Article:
The study caught my eye because it relates pretty strongly to my own work with behavior change here in Moldova.  In fact, three recent books in the behavioral economics line have essentially changed the entire way I look at human behavior and health, and convinced me that the standard economic models aren't sufficient when it comes to health systems.  (The books are Dan Ariely's Predictably Irrational, Sunstein and Thaler's Nudge, and Rosenburg's Join the Club; book reviews forthcoming.)

Behavioral economics has also played a big role in Vitality's work; the three aforementioned books in fact are at the top of our recommended reading list, which is how I first came across them.  (Vitality's founder, after all, is a labor economist by training.)

The field has been gaining a lot of attention in recent years; as Rosenburg points out in Join the Club it's related to one of the biggest public health successes of the last two decades in the U.S.: the reduction in teen smoking.  Nudge, meanwhile, was wide read by incoming Obama administration officials who had their sights set on our healthcare system.

But the CGD study reveals a very interesting fact: despite the fact that it's been getting a lot of academic attention from upper-level policy makers, behavioral economics has yet to filter its way down to tangible policy prescriptions for the development worker in the field.  I would wager that in part is due to the fact that the theory still hasn't been boiled down into programmatic suggestions, making it somewhat daunting for the average programming staff person who struggles to keep abreast of the most recent policy suggestions, let alone have time to redesign new programs from scratch.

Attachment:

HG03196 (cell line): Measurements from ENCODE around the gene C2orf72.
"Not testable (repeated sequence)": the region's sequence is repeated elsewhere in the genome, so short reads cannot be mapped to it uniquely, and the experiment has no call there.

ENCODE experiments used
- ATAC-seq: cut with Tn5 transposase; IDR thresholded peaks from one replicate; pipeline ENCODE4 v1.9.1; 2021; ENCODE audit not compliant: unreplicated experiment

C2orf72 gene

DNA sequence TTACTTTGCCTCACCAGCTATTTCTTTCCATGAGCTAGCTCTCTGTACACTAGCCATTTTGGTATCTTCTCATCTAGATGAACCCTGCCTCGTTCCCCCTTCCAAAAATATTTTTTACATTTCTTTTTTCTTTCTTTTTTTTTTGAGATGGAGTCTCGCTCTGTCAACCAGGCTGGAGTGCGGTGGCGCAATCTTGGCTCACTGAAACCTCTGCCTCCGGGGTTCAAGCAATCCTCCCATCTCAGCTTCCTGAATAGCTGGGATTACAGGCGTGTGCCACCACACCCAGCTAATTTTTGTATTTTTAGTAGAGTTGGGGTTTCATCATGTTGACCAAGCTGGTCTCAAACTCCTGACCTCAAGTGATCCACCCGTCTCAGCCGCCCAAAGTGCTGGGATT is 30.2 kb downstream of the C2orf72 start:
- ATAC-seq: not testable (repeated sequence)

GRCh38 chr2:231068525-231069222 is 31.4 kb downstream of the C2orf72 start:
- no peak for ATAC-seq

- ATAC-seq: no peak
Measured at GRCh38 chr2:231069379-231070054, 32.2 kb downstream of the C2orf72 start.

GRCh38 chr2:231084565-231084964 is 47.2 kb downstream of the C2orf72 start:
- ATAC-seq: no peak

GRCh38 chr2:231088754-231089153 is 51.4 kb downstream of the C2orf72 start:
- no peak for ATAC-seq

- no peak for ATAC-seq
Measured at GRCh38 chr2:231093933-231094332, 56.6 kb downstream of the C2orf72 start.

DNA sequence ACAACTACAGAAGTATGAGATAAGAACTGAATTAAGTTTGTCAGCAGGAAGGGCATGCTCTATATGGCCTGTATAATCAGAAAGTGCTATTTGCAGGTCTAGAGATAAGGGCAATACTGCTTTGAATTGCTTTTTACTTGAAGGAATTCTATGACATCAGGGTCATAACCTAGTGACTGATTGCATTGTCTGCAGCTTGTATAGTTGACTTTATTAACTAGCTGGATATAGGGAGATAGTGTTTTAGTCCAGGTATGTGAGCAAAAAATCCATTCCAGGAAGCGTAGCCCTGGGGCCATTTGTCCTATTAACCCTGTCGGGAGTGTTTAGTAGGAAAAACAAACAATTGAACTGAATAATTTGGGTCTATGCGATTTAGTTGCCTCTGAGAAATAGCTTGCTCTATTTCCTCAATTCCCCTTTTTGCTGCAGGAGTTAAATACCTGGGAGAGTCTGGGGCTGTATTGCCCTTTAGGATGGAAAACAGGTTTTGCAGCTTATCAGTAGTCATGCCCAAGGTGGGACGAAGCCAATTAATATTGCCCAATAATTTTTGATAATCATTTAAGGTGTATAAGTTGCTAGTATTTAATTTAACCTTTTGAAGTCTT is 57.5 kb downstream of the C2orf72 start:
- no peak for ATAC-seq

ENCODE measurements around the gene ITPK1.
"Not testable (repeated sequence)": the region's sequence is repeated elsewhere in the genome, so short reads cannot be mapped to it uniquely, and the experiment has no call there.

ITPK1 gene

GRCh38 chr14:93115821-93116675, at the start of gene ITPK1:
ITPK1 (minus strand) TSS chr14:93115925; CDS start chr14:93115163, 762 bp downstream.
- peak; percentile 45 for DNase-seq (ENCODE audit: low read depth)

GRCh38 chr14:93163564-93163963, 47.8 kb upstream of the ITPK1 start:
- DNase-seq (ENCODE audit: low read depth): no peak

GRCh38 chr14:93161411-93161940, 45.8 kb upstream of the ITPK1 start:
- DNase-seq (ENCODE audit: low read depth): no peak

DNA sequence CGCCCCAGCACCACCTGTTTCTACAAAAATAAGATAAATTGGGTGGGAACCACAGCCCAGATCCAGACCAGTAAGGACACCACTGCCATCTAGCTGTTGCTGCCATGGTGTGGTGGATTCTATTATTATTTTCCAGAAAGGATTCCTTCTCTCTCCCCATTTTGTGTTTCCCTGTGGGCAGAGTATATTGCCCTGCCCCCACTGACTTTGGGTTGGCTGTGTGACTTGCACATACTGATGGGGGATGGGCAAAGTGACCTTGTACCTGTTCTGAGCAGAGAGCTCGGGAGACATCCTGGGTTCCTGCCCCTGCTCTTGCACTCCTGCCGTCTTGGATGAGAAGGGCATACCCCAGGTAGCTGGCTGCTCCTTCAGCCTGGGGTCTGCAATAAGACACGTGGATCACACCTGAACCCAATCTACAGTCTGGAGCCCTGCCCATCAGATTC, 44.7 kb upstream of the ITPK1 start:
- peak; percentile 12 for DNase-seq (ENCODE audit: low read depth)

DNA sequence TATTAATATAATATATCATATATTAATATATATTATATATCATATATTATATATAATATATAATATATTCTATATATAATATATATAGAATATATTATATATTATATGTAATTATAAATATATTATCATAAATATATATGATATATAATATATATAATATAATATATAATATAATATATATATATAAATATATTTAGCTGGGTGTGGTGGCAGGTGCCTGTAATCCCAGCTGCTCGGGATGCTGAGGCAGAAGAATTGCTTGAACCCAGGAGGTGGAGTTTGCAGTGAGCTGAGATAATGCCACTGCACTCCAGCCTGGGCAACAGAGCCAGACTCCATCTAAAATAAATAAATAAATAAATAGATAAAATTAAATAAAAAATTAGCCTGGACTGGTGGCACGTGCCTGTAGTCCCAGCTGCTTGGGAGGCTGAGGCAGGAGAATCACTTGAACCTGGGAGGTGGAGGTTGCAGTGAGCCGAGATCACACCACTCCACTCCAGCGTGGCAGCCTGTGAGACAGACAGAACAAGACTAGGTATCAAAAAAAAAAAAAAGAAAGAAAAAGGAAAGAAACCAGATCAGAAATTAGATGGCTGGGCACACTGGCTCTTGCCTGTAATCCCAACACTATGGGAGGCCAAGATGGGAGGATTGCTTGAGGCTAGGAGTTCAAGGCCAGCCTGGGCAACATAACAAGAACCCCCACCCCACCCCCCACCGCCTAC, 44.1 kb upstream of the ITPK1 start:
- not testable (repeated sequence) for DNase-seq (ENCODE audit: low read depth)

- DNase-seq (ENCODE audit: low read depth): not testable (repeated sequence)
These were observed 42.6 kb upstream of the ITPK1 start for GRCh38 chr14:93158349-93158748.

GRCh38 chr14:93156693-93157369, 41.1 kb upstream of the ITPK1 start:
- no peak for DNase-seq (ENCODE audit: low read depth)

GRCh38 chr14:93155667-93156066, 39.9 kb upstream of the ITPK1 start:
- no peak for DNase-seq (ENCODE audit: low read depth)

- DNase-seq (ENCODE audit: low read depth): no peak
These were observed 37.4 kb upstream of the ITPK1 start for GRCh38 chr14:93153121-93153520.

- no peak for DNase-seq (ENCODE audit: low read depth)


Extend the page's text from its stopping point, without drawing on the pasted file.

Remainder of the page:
Regardless, it will be very interesting to see the results of this study, which should provide the best look yet at the prospects of behavioralism going mainstream in development programs in the near future.

For those interested or unfamiliar with the field, here is a great TED talk by Dan Ariely that gives the basic gist of what behavioral economics is all about.  Enjoy!